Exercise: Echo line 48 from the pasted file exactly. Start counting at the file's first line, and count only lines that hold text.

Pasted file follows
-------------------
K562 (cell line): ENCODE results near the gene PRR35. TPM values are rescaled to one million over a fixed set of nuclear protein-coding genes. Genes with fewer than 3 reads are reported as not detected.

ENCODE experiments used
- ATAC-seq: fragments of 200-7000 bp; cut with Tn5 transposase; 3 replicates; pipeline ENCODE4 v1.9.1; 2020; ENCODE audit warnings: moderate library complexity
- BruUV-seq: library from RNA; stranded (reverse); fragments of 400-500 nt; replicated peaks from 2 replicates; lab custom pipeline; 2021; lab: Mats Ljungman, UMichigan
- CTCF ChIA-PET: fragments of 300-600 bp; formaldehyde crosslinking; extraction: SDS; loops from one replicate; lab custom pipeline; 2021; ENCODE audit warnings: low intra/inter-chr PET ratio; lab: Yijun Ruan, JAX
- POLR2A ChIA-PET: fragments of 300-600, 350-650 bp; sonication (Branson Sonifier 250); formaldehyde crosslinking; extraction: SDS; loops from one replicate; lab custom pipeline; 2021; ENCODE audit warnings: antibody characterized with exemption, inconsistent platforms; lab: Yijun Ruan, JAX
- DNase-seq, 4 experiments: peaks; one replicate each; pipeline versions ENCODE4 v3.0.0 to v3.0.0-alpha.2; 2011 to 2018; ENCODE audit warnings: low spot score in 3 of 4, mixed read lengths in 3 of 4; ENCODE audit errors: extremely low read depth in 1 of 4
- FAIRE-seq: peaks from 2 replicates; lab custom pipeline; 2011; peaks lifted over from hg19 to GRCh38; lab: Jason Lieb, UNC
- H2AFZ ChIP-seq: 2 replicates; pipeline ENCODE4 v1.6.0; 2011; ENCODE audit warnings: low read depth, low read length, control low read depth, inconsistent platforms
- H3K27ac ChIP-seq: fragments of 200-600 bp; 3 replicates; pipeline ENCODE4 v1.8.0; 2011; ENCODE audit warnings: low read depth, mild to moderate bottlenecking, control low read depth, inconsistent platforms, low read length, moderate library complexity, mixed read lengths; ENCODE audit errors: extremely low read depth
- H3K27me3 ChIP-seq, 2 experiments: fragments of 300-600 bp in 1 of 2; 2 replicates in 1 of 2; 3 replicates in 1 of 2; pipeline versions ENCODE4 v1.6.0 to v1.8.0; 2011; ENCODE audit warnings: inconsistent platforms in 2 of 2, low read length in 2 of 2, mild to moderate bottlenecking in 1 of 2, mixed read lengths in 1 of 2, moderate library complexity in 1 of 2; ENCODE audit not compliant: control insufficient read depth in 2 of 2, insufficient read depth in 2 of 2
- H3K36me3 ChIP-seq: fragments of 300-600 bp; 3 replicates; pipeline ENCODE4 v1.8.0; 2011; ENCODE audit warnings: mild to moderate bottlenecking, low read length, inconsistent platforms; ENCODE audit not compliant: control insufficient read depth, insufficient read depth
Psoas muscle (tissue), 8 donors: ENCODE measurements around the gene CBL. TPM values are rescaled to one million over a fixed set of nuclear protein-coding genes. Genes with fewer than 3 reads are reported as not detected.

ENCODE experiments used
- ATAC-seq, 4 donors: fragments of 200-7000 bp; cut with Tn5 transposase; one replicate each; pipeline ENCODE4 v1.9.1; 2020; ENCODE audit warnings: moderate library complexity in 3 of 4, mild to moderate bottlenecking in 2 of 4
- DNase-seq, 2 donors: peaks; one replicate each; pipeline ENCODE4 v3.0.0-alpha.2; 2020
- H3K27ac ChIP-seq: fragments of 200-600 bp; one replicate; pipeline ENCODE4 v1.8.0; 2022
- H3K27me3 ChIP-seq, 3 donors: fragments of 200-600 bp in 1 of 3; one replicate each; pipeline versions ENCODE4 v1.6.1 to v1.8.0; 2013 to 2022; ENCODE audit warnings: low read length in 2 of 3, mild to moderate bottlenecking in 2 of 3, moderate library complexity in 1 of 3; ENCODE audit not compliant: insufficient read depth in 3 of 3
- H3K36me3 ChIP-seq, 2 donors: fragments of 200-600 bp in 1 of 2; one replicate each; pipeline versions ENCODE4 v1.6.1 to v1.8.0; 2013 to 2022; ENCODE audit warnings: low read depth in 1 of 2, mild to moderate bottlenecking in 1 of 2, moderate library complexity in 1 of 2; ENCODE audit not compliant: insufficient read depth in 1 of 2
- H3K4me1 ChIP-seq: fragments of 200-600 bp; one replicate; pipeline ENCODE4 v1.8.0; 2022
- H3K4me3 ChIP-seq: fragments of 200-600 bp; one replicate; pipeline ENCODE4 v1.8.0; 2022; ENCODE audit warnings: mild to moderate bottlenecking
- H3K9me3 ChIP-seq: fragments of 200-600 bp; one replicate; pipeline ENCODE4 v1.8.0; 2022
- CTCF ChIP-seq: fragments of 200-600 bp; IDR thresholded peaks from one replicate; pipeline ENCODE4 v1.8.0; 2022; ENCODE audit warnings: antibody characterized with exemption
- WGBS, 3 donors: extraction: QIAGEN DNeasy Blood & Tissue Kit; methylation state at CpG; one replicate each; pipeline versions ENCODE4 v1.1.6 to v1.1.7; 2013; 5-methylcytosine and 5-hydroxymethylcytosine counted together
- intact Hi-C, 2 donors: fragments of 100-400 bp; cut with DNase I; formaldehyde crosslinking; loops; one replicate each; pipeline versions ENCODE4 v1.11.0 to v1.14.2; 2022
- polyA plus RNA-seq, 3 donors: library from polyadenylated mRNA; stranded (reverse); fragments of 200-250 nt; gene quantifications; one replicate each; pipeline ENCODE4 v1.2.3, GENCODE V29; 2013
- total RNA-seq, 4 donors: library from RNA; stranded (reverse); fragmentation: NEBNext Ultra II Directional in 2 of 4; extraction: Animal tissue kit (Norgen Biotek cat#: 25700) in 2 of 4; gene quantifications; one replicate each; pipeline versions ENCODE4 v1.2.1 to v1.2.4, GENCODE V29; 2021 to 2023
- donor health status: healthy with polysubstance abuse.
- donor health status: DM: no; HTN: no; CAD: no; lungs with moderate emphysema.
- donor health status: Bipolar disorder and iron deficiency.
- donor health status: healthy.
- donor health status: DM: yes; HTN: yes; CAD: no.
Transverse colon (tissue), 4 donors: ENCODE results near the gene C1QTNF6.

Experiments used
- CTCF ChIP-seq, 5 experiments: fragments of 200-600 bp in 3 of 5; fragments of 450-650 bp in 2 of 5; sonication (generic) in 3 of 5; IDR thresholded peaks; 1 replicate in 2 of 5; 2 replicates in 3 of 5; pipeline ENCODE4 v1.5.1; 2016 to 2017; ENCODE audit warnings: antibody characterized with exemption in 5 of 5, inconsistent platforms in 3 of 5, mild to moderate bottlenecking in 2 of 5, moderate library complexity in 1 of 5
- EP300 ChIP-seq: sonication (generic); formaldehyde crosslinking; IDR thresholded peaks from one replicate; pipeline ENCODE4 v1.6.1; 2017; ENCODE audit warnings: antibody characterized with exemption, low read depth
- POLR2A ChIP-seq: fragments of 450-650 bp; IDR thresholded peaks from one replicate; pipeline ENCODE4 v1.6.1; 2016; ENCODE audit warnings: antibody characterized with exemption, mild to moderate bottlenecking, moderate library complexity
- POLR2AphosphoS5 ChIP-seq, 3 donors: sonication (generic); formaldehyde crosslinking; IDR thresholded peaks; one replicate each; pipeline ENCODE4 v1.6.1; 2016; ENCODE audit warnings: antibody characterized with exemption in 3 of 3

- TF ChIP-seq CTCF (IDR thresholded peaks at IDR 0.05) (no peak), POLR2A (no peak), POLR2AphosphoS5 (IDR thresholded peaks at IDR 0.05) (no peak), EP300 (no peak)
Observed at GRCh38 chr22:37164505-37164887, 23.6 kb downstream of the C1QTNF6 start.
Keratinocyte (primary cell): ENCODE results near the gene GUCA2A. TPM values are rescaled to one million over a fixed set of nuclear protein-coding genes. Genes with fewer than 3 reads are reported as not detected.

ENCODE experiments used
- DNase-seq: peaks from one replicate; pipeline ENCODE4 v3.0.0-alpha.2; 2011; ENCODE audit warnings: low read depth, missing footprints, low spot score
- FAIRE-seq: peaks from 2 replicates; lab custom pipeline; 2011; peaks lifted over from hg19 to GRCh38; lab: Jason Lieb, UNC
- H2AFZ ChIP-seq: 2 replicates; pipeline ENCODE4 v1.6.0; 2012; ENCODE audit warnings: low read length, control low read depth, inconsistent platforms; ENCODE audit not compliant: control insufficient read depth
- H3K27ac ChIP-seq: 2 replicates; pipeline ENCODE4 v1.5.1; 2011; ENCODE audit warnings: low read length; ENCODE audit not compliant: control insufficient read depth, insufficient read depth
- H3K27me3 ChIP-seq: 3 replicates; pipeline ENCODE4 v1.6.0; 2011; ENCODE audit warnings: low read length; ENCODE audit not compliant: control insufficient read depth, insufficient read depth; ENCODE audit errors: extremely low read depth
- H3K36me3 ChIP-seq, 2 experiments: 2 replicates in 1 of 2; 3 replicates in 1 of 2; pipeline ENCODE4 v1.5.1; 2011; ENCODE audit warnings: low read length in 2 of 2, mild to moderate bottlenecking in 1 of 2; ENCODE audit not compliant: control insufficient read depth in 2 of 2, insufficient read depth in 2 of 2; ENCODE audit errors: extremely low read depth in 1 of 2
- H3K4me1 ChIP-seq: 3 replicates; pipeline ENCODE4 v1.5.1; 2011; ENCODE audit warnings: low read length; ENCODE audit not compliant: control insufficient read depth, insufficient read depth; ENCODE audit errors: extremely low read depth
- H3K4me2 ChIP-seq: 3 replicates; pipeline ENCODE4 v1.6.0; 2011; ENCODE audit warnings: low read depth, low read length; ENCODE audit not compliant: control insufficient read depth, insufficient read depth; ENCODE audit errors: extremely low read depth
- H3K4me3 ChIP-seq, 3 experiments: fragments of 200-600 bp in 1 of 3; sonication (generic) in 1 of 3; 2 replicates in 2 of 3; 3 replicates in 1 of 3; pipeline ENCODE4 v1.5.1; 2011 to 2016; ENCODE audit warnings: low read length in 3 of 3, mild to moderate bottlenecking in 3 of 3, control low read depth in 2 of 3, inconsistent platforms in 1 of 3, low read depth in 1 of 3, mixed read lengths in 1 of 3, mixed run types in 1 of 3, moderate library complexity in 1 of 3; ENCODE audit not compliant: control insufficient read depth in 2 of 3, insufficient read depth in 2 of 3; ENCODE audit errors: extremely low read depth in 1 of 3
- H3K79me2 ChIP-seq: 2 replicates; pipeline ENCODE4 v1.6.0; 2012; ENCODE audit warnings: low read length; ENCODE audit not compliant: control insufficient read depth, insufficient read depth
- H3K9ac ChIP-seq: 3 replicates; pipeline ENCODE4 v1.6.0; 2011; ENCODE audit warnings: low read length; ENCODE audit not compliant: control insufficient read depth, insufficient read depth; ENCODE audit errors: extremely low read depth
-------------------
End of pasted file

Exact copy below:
- H3K36me3 ChIP-seq, 2 experiments: 2 replicates in 1 of 2; 3 replicates in 1 of 2; pipeline ENCODE4 v1.5.1; 2011; ENCODE audit warnings: low read length in 2 of 2, mild to moderate bottlenecking in 1 of 2; ENCODE audit not compliant: control insufficient read depth in 2 of 2, insufficient read depth in 2 of 2; ENCODE audit errors: extremely low read depth in 1 of 2